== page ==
Wednesday, July 29, 2009

Readers letters

I doubt if any author would deny that writing is hard work. It drains the energy both physically and mentally. However, the pleasure of writing usually outstrips the pain of frozen shoulders, carpal tunnel syndrome, dry eyes and mental exhaustion that comes with life in front of a computer. The author creates a plot and the characters, and as they take their designated journey, a struggle takes place to bring them alive in a believable way. The characters themselves sometimes put up a fight. It’s as though - once you’ve given them life - they’ve decided that they’re going to live it their way, just like real people do. This independence of character is surprising when it happens, even though it’s not entirely unexpected. Sometimes, their meddling will take the plot in a different direction altogether, so everything has to be adjusted.

I didn’t know how much work went into a book until I actually started writing one. As a reader I had my favourite writers, of course, and usually, I either liked a book or I didn’t. Either way, I never thought to contact the author. Writing is subjective, but most published books will please some of the people some of the time. Rarely will they please all of the people though.

If I didn’t like a book I wouldn’t write and tell the author. And having been hurt once by a rotten and totally unfair review I would rather not review a book at all than badly review one. But praise is always acceptable, and it surprises me now to realize that in my days as a reader only, I never wrote to an author with a word of praise, telling them how much I enjoyed their work. Rather, I took them for granted.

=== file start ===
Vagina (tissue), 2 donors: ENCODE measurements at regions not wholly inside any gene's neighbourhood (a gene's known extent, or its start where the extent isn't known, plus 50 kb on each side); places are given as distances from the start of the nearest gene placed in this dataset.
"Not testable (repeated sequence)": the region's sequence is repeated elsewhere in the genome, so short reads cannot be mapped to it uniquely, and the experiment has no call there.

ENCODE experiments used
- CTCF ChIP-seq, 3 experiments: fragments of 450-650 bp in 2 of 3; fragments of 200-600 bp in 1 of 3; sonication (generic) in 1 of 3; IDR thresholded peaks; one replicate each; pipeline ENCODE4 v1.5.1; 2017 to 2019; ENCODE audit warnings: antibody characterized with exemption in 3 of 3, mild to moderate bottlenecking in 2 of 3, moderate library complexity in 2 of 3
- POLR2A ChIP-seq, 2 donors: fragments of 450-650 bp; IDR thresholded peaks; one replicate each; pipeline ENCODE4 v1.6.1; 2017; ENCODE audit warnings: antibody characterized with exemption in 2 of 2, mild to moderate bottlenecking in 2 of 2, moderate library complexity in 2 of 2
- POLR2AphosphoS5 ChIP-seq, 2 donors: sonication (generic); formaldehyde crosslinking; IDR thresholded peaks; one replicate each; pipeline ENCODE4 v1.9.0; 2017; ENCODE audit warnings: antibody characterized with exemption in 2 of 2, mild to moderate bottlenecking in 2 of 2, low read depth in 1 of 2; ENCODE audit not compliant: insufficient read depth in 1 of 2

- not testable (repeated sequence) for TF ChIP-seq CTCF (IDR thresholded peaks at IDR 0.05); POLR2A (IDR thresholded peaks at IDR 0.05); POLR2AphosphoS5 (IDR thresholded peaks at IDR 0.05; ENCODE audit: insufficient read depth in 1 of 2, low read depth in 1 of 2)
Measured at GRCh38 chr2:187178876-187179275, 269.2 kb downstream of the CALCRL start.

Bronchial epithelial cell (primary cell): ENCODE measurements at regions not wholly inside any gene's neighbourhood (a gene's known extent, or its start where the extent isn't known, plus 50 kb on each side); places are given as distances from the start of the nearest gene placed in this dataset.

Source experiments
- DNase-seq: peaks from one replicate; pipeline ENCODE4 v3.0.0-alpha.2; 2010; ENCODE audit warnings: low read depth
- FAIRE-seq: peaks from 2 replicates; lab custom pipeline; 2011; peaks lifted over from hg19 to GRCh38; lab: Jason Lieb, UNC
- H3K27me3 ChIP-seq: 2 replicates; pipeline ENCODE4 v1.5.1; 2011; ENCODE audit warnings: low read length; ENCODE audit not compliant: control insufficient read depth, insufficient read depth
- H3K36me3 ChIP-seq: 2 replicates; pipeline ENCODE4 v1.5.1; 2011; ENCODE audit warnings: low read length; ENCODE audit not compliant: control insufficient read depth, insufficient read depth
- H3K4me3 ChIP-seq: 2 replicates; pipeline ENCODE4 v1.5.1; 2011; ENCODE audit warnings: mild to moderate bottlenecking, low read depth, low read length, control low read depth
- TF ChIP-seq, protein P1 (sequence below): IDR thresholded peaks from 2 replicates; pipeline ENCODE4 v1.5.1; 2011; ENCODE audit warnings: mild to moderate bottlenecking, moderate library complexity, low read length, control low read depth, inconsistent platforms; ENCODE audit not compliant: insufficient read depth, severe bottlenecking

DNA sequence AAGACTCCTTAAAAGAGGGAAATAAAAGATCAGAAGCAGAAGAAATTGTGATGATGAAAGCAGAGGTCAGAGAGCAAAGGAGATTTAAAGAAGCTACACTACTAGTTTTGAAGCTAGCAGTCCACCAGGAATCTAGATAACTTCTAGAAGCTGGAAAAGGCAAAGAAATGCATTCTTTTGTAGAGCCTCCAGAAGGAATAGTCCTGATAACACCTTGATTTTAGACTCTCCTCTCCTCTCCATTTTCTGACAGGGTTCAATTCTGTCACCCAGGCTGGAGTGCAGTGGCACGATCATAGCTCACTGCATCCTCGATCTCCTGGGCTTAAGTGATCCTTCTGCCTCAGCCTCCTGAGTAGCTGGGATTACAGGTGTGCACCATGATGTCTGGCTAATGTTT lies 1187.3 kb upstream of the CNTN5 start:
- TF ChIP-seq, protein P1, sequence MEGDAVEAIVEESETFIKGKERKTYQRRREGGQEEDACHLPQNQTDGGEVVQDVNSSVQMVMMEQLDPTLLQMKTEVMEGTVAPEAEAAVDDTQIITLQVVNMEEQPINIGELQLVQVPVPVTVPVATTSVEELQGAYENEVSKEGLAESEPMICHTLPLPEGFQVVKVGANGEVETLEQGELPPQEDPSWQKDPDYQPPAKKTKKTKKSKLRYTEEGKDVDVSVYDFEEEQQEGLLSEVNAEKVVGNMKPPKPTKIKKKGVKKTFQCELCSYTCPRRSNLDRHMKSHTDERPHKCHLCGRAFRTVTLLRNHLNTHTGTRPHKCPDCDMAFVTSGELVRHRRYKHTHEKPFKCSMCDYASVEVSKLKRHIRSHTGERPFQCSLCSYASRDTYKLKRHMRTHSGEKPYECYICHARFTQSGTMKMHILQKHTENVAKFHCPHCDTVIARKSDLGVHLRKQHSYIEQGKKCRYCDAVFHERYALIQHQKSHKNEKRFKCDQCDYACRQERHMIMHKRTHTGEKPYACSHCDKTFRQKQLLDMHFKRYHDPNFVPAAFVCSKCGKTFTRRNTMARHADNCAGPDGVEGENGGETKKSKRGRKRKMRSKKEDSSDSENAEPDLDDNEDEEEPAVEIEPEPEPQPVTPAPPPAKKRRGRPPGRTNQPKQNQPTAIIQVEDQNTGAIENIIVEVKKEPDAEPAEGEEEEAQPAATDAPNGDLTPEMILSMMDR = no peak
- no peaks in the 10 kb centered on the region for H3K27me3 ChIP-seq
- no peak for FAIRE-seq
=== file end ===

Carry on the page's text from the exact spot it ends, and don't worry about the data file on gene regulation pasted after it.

I do receive a steady amount of letters from readers of my books. I always answer the letters and thank them, and when I can I try and help them out with any queries they may have .A little while ago I exchanged a letter with Kath who lives in Rayburn, a farming community near Bendigo in Victoria. She borrows her books from the mobile library. Today, I received an unexpected gift of two coffee cups and a tea strainer dish in Bendigo pottery, to thank me for writing books that she enjoys reading.

I was very touched by this gesture, and it brought home to me how lovely it is to receive thank-you letters and praise from readers. On the bad days when nothing seems to go to plan and writing becomes tough, it warms me to look through the letter files and through them, get in touch with my creative self again. So thank you Kath, I’ll think of your kindness every time I have a cup of coffee. And thank you to all the readers who buy, borrow and read my books.

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